Peter Donders (1965)

Born in 1965 in Leut, Belgium, Peter Donders attended the well-known technical school in Maaseik, graduating at the age of 22 as a furniture maker. Following his graduation, Peter Donders became a self-employed carpenter, experimenting from the start with shapes and materials. 1999 was a milestone, for this was the year he switched from pure craftsmanship to using computerised 3D and CAD tools.

In 2000 he planned and designed the temporary construction of the theatre for the musical Grace in Amsterdam and in 2004 he was invited to an international conference in London where he presented his latest invention: a design technique employing several computer programs in combination to calculate complex artistic forms. This innovative application of technology was well received by architects such as Sir Norman Foster and Zaha Hadid and remains at the cutting-edge of design practice today.

One of the first to use polygonal modelling in combination with Rhino he designed and made 1110 theatre seats for the Grand Theatre in Blackpool in 2008. His C-Stone and C-Bench are machine made from a single string of carbon guided around a temporary mandrel. The result is strong yet airy structure, described by Rob Cassy in The Garden Design Journal as ‘calligraphy in 3D’.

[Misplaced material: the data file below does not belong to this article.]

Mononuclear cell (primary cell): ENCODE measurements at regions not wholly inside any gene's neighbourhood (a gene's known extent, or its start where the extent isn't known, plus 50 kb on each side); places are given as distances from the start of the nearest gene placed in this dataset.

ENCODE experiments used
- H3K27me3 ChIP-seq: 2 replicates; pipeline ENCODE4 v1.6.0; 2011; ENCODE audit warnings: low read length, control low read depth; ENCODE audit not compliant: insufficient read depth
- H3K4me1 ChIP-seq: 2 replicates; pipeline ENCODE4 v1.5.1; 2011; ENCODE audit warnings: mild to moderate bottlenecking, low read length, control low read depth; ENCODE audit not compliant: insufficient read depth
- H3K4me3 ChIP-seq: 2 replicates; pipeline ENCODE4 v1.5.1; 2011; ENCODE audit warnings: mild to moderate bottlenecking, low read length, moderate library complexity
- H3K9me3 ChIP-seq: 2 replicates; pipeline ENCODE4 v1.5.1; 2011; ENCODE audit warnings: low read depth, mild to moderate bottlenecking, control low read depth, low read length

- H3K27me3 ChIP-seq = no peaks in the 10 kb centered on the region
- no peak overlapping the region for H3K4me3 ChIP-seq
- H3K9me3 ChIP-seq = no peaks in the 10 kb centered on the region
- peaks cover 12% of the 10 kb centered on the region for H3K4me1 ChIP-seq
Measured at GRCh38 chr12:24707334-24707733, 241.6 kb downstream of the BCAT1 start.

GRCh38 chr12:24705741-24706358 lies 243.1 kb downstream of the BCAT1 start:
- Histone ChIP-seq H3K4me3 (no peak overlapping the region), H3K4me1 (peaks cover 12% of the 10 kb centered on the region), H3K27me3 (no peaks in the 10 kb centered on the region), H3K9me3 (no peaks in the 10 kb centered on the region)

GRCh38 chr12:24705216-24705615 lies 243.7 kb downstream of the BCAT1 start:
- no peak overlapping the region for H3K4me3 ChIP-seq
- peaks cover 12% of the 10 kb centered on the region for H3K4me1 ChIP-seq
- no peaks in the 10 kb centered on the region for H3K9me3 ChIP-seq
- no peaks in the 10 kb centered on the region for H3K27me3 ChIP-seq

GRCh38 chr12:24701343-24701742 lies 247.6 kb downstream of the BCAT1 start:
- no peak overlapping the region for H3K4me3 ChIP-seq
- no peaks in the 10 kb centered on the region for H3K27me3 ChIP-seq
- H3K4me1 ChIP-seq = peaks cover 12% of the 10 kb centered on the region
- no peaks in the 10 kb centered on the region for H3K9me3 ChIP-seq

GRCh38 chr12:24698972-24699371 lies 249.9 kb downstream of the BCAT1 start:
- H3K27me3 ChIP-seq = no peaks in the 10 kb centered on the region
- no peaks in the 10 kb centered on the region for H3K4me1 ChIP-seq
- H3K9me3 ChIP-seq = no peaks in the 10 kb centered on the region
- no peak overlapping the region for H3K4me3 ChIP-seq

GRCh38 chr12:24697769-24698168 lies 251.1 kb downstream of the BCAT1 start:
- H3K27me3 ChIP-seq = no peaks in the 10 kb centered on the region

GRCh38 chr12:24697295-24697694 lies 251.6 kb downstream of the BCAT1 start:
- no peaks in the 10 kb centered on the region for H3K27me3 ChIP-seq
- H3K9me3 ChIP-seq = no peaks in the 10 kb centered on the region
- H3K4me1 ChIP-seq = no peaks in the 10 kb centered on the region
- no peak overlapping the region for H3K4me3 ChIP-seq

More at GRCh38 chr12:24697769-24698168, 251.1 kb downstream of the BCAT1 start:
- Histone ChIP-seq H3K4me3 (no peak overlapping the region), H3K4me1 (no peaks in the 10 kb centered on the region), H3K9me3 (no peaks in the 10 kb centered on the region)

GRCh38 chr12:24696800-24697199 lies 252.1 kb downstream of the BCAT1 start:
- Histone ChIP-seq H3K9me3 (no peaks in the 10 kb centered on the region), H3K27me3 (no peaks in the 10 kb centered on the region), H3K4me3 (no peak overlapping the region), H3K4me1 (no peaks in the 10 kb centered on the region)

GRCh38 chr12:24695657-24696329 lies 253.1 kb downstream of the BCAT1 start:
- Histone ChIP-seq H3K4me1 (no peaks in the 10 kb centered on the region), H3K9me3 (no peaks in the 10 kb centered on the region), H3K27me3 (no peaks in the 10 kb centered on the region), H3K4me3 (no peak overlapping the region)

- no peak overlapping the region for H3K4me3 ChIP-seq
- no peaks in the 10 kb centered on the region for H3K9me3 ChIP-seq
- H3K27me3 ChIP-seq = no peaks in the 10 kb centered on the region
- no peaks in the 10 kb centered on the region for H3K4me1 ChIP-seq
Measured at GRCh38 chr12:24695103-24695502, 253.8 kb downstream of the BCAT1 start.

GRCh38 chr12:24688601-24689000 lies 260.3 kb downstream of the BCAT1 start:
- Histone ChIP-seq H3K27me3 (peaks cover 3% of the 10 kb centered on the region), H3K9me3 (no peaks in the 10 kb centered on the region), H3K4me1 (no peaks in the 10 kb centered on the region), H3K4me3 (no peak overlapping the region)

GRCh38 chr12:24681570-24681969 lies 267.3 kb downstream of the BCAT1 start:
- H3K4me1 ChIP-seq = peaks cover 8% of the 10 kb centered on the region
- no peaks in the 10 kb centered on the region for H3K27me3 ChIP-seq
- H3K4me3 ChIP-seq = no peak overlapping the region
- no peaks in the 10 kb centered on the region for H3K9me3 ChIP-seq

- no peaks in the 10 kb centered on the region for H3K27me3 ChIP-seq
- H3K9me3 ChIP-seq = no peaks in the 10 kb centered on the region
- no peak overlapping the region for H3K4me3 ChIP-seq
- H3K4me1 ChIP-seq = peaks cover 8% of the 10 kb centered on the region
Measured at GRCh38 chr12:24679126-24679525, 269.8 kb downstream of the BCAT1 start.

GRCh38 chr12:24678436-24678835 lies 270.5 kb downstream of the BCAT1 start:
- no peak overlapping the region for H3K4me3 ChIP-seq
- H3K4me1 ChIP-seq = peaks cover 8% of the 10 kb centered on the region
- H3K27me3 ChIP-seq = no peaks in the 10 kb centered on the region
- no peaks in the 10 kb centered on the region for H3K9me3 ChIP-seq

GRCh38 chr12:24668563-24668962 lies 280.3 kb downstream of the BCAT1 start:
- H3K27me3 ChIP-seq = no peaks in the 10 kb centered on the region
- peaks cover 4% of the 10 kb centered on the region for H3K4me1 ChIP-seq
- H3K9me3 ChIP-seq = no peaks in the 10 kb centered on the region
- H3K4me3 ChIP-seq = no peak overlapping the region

The Batoidea chair produced using 3D-printed sand casting, was presented at the Moscow Design Week 2011 and subsequently shown at various exhibitions in Europe. Many other revolutionary furniture and jewellery designs followed

Since 2013 Peter Donders has taught 3D print product design at the SYNTRA school in Belgium.

In 2015 the Ti-join chair was included in the the MAKING A DIFFERENCE / A DIFFERENCE IN MAKING Exhibition: 25 years of 3D Printing by Materialise, Belgium. In 2017 he was invited by the Hong Kong Council to give a talk about his 3D print designs.

The Shelly chair constitutes the next milestone in his career. Made of 3D die-cast bronze, the 37 kg chair is a contemporary take on Art Nouveau forms, combining the latest technology with lines inspired by nature.